Meanwhile, Gavin Brown’s Enterprise is also donating 10 percent of sales from its online viewing room to five organizations in the two cities where it operates, New York and Rome: Comunità di Sant’Egidio, Harlem United, NYC Health + Hospitals Donation Fund, the Studio Museum Fund, and UNICEF Italia. 

Up-and-coming gallerists are joining the effort as well—and sometimes giving even more. Tribeca dealer Monica King, a veteran of both Pace and Kasmin galleries, had only been open under her own name for less than a year when the pandemic hit. Her “Spring to Action” initiative on her website will donate 25 percent of a work’s total proceeds to Feed the Frontlines, an organization providing meals to hospital workers around New York City (with King and the artist each giving 12.5 percent). 

I spent quite some time in my early ‘quarantine days’ deciding which organization was a good fit,” King told Artnet News in an email. “I liked that Feed the Frontlines wasn’t a traditional charity, as they aren’t a 501(c)(3) charity per se. This isn’t about tax deductions—far from it.” Instead, King calls the organization “a true grassroots movement started by a local business owner who was looking to make a heartfelt and direct difference during an immensely difficult time in the world.”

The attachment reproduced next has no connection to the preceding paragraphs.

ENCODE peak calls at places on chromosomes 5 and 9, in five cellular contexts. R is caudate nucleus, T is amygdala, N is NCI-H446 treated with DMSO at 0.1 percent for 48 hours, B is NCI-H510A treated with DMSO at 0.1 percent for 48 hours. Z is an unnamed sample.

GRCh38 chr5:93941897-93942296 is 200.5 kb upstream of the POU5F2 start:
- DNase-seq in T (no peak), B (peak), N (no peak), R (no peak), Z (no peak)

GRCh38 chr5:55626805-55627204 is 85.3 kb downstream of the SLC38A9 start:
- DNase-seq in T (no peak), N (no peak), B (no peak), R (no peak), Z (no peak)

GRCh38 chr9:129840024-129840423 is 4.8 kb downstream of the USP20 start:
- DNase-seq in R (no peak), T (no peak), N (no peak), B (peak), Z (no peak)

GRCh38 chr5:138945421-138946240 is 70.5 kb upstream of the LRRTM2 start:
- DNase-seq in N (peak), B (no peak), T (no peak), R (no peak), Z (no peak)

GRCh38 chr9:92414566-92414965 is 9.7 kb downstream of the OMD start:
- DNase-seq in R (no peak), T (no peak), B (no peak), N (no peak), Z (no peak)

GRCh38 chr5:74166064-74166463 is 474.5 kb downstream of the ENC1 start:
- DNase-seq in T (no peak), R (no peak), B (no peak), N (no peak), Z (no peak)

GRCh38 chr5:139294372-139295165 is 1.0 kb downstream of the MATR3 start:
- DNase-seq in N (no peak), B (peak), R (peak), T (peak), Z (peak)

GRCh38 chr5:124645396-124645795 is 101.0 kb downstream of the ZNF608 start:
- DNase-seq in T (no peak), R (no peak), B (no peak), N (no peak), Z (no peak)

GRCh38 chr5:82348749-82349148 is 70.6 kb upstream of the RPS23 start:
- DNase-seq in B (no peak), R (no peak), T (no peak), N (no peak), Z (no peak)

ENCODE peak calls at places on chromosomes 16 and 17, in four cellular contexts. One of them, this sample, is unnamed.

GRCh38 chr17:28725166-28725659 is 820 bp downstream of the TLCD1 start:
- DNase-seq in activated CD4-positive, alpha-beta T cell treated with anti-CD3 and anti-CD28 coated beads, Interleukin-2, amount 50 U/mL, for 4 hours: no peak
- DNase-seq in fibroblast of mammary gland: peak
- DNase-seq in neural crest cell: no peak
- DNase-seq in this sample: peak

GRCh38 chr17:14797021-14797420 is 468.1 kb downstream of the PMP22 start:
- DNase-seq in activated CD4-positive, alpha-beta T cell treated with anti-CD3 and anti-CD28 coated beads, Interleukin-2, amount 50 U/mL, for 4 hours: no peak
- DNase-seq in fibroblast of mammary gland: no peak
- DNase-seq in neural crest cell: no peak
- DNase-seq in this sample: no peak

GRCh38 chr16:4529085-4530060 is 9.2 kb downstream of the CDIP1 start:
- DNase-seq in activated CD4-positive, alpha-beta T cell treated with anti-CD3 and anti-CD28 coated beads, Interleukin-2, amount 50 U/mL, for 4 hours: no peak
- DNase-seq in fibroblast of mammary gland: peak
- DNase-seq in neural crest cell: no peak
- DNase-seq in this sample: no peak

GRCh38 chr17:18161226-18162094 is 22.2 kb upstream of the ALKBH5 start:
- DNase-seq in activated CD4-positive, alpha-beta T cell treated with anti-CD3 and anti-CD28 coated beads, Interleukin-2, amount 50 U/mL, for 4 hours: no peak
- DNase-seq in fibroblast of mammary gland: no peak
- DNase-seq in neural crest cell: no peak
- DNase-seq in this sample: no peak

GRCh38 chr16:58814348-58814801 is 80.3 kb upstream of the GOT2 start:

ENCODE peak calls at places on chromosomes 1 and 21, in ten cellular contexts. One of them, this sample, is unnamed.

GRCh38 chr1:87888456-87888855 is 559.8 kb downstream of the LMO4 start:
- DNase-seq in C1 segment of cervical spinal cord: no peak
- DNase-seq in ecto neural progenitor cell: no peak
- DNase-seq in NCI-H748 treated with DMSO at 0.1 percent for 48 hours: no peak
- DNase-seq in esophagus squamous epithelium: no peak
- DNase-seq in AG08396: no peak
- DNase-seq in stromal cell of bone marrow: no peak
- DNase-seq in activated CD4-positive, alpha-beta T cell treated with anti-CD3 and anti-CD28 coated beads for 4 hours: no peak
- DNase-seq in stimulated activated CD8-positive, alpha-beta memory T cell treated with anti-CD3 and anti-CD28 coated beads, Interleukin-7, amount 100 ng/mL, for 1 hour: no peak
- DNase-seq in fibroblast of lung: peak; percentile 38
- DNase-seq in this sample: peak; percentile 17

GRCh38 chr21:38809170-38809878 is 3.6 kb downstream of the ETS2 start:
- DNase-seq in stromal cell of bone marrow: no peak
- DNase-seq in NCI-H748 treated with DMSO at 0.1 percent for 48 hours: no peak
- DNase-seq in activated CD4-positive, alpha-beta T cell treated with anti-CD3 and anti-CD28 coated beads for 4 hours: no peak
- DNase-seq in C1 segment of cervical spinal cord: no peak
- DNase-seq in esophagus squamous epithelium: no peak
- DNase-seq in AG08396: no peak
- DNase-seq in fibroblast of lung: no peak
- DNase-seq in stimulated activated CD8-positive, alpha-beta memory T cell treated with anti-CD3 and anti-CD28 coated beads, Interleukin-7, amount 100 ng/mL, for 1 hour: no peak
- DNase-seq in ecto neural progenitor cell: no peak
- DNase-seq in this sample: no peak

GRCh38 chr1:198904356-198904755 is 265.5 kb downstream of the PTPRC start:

As of April 21, the auction had sold 14 works by nine artists. New works and artists are being added daily to the initiative, which currently features 100 works by 46 artists.

Kathleen Henderson, <i>Outtake Drawing #156</i>. (2020) Image courtesy of Track 16 Gallery, Los Angeles.

Kathleen Henderson, Outtake Drawing #156 (2020). Image courtesy of Track 16 Gallery, Los Angeles.